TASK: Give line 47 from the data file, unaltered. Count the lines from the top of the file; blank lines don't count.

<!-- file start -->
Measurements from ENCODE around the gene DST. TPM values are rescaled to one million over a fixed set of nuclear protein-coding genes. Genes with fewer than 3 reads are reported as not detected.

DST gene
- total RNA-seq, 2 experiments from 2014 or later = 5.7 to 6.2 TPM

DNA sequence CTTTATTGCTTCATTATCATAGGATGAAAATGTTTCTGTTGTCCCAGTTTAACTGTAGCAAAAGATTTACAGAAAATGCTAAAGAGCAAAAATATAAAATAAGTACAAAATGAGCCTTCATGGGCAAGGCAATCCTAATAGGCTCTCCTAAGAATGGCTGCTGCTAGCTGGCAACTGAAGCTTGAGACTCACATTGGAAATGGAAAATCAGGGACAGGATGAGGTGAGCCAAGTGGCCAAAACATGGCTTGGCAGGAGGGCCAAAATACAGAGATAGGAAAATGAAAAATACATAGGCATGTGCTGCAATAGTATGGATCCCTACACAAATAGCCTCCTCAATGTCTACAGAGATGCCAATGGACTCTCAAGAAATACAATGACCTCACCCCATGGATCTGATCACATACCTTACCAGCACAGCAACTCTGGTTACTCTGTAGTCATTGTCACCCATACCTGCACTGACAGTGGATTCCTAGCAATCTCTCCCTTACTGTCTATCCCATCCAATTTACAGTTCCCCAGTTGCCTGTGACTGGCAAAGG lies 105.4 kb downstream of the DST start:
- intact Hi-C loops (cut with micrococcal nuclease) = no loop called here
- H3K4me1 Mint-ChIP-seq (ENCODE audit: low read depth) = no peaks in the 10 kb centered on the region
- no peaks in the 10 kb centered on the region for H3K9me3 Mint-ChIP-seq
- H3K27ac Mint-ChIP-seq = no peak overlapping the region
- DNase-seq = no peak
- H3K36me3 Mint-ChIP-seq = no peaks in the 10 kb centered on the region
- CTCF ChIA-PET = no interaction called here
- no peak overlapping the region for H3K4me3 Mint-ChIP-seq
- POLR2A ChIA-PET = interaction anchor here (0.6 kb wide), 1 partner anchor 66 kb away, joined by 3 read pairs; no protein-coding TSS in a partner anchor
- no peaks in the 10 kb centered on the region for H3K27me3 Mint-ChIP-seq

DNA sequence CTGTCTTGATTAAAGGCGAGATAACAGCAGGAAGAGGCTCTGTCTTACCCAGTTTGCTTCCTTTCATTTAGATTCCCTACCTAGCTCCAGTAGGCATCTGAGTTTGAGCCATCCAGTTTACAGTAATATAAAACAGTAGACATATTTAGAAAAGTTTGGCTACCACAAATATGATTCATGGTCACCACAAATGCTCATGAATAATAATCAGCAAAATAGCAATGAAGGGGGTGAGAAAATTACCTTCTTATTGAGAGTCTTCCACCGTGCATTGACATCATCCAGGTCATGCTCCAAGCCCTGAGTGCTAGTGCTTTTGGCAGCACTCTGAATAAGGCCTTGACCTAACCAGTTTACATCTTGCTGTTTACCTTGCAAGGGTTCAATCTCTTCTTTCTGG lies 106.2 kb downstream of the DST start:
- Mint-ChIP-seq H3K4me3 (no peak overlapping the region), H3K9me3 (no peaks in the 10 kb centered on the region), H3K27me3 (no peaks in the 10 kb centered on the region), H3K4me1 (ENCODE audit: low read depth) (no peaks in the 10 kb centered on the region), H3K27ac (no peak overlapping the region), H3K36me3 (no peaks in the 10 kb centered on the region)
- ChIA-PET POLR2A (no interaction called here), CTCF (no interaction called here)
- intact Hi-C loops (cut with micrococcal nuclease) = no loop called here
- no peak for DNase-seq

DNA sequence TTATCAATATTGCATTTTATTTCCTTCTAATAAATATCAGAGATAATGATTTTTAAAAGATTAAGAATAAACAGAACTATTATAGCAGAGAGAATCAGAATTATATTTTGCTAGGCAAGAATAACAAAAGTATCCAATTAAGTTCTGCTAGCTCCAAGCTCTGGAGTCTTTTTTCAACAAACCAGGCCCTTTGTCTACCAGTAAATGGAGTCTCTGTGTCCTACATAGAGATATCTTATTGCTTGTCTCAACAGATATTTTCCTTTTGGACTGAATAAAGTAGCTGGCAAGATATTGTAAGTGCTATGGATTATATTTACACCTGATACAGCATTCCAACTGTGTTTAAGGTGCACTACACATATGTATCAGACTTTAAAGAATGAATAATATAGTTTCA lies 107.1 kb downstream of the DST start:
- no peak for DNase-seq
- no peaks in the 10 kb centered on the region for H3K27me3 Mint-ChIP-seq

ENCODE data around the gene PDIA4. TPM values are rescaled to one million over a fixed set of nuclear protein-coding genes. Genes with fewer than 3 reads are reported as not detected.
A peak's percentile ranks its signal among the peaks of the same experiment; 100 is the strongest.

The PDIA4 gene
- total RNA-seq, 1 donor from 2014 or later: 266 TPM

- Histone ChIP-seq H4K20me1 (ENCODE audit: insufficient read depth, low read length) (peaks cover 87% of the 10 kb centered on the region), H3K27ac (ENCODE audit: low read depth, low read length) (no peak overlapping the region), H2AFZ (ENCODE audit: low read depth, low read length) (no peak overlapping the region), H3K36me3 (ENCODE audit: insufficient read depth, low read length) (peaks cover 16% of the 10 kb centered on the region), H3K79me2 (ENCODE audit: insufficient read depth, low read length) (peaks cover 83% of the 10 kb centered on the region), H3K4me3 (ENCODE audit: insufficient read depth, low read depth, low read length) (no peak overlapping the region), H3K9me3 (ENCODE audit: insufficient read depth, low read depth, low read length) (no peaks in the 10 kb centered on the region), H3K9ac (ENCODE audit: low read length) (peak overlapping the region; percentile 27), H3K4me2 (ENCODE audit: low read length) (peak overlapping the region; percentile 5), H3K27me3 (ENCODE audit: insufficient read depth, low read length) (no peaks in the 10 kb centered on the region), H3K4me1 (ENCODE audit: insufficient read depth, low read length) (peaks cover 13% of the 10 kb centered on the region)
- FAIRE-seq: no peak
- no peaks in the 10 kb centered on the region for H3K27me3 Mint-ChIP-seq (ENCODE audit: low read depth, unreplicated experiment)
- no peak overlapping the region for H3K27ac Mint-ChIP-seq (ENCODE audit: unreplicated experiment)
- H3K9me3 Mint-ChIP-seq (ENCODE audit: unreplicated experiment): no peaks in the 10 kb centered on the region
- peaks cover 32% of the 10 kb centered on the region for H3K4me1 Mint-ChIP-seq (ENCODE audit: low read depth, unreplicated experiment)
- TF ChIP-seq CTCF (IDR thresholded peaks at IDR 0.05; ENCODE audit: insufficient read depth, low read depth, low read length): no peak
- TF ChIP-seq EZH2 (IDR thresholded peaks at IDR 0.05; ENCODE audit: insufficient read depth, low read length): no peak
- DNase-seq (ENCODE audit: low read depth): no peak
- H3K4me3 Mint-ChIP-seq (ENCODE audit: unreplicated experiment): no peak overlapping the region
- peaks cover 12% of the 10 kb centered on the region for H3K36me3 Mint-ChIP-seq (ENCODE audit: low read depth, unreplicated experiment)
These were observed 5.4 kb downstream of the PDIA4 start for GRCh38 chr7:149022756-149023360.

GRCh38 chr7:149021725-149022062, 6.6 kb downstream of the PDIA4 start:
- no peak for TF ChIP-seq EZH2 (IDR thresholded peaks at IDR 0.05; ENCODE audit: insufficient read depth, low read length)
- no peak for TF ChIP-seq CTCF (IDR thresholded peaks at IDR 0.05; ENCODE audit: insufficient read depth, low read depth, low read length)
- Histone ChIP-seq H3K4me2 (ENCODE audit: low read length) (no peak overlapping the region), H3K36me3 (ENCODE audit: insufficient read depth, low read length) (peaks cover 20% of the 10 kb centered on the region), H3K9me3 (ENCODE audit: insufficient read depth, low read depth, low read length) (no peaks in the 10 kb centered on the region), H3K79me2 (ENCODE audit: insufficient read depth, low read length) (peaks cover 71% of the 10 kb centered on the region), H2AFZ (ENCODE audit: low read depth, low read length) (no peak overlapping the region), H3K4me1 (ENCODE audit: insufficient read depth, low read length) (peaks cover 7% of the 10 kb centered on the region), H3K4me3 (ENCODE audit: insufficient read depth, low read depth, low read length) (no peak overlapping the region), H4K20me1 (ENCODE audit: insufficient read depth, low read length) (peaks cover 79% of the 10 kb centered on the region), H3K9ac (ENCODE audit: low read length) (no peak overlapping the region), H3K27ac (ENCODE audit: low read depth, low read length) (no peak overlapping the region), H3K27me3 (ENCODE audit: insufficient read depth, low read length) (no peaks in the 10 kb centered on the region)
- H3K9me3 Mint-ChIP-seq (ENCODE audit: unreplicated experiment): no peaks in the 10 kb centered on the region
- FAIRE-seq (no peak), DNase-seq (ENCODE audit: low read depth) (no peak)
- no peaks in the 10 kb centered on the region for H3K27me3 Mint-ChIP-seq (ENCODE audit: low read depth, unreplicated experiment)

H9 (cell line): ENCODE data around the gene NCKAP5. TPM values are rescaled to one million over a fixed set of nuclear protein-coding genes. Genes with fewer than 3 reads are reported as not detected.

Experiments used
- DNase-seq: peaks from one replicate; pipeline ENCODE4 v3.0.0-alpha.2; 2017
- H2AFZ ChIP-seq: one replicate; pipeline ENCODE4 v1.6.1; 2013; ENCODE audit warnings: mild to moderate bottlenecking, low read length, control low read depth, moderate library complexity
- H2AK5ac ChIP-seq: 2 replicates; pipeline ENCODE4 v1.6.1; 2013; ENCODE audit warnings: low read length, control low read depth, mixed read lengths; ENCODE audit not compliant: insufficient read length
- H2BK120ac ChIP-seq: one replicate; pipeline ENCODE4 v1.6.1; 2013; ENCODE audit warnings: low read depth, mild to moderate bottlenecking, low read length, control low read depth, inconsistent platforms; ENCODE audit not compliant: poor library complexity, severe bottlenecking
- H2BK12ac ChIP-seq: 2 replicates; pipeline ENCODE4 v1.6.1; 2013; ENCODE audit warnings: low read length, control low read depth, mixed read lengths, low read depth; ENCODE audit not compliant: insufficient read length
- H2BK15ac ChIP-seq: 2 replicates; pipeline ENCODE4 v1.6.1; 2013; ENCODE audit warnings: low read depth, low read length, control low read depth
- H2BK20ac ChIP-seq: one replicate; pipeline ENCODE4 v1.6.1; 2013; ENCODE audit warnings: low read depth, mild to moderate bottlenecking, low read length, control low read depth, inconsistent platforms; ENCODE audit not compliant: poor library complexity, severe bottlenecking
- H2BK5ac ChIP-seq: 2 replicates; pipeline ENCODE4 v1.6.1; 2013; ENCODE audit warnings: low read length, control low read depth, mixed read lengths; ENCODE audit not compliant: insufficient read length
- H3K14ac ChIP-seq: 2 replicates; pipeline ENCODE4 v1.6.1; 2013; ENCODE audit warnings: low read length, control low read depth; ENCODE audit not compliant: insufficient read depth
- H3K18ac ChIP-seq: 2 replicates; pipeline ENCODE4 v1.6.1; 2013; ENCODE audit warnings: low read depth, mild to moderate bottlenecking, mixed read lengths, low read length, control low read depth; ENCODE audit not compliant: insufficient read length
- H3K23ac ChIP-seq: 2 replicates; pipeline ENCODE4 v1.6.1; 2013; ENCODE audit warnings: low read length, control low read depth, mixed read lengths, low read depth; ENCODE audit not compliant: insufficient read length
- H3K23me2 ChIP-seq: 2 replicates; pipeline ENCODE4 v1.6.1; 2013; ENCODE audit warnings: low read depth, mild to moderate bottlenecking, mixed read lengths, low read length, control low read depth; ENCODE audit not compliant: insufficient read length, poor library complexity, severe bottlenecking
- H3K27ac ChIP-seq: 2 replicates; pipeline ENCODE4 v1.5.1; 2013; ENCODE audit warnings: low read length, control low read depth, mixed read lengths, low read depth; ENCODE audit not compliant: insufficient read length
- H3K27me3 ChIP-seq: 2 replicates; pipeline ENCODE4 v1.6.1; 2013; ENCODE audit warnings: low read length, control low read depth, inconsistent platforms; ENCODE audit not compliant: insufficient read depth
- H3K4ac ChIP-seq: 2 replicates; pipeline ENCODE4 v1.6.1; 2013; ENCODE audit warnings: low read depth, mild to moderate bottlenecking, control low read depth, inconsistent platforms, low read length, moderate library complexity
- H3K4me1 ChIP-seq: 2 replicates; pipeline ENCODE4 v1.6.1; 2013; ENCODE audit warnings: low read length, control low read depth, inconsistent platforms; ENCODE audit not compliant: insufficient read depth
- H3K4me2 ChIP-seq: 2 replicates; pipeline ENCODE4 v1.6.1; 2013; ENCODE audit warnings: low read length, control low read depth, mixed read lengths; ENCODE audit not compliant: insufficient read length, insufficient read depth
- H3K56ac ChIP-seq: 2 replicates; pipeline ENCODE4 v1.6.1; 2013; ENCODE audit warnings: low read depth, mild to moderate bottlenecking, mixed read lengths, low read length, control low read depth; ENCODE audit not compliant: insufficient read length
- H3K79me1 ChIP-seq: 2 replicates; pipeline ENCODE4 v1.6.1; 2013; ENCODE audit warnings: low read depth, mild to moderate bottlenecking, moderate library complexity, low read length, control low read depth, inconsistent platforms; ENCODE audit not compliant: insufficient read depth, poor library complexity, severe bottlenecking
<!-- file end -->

Experiments used